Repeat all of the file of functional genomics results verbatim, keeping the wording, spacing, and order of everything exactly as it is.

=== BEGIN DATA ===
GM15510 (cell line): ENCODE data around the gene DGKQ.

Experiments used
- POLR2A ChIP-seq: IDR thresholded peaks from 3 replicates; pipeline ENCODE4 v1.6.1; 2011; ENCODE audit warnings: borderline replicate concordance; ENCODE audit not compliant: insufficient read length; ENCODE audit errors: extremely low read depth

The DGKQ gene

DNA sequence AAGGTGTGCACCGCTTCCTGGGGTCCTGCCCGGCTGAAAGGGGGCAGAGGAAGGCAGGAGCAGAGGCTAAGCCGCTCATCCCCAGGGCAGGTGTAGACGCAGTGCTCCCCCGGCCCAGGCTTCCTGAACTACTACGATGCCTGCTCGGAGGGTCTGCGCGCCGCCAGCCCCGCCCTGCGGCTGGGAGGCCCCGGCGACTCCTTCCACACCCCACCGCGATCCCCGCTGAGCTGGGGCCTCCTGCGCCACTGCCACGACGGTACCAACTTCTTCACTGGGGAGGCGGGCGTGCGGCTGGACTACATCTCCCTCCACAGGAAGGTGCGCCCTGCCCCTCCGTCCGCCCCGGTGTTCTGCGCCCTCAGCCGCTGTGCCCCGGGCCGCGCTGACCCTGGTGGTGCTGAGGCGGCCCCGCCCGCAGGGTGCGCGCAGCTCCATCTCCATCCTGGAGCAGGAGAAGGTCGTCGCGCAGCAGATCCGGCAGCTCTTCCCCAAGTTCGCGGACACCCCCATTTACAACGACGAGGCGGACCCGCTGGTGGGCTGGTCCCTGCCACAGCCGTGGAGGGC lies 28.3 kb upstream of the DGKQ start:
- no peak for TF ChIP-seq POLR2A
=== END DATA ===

GM15510 (cell line): ENCODE data around the gene DGKQ.

Experiments used
- POLR2A ChIP-seq: IDR thresholded peaks from 3 replicates; pipeline ENCODE4 v1.6.1; 2011; ENCODE audit warnings: borderline replicate concordance; ENCODE audit not compliant: insufficient read length; ENCODE audit errors: extremely low read depth

The DGKQ gene

DNA sequence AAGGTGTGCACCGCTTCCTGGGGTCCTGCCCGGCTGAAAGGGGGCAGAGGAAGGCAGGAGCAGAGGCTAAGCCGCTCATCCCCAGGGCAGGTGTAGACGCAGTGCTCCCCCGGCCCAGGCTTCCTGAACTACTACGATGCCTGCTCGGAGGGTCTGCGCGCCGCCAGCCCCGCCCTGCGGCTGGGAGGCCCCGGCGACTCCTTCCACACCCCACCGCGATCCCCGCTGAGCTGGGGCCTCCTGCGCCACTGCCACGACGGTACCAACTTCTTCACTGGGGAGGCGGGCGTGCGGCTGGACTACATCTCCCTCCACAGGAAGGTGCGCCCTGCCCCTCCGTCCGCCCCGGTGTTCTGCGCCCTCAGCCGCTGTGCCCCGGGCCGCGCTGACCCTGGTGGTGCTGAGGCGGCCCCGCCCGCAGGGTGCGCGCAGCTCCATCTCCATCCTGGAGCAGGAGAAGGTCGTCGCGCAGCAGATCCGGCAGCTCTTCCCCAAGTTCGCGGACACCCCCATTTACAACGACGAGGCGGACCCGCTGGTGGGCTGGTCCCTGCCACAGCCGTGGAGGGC lies 28.3 kb upstream of the DGKQ start:
- no peak for TF ChIP-seq POLR2A